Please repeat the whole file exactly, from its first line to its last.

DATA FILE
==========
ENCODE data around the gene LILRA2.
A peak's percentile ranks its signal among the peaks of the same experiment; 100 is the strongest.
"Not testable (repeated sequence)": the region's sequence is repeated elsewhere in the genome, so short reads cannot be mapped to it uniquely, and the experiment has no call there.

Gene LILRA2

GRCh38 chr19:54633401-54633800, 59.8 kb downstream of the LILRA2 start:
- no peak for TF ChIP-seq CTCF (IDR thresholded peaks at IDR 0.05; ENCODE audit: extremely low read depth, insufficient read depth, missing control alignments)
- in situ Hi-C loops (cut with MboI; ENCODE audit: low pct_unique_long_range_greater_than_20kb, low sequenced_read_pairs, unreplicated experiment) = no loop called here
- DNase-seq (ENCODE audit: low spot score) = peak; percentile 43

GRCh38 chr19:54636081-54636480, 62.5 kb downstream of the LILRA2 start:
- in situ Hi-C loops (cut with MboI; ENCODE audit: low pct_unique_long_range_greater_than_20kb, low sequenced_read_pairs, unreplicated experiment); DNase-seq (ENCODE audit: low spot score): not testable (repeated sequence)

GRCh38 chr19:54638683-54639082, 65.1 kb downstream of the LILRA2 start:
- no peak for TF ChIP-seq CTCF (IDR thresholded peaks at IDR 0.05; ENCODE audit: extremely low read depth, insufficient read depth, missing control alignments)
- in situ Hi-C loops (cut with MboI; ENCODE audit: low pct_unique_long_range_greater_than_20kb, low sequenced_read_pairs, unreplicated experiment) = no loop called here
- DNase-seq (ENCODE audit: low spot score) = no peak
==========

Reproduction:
ENCODE data around the gene LILRA2.
A peak's percentile ranks its signal among the peaks of the same experiment; 100 is the strongest.
"Not testable (repeated sequence)": the region's sequence is repeated elsewhere in the genome, so short reads cannot be mapped to it uniquely, and the experiment has no call there.

Gene LILRA2

GRCh38 chr19:54633401-54633800, 59.8 kb downstream of the LILRA2 start:
- no peak for TF ChIP-seq CTCF (IDR thresholded peaks at IDR 0.05; ENCODE audit: extremely low read depth, insufficient read depth, missing control alignments)
- in situ Hi-C loops (cut with MboI; ENCODE audit: low pct_unique_long_range_greater_than_20kb, low sequenced_read_pairs, unreplicated experiment) = no loop called here
- DNase-seq (ENCODE audit: low spot score) = peak; percentile 43

GRCh38 chr19:54636081-54636480, 62.5 kb downstream of the LILRA2 start:
- in situ Hi-C loops (cut with MboI; ENCODE audit: low pct_unique_long_range_greater_than_20kb, low sequenced_read_pairs, unreplicated experiment); DNase-seq (ENCODE audit: low spot score): not testable (repeated sequence)

GRCh38 chr19:54638683-54639082, 65.1 kb downstream of the LILRA2 start:
- no peak for TF ChIP-seq CTCF (IDR thresholded peaks at IDR 0.05; ENCODE audit: extremely low read depth, insufficient read depth, missing control alignments)
- in situ Hi-C loops (cut with MboI; ENCODE audit: low pct_unique_long_range_greater_than_20kb, low sequenced_read_pairs, unreplicated experiment) = no loop called here
- DNase-seq (ENCODE audit: low spot score) = no peak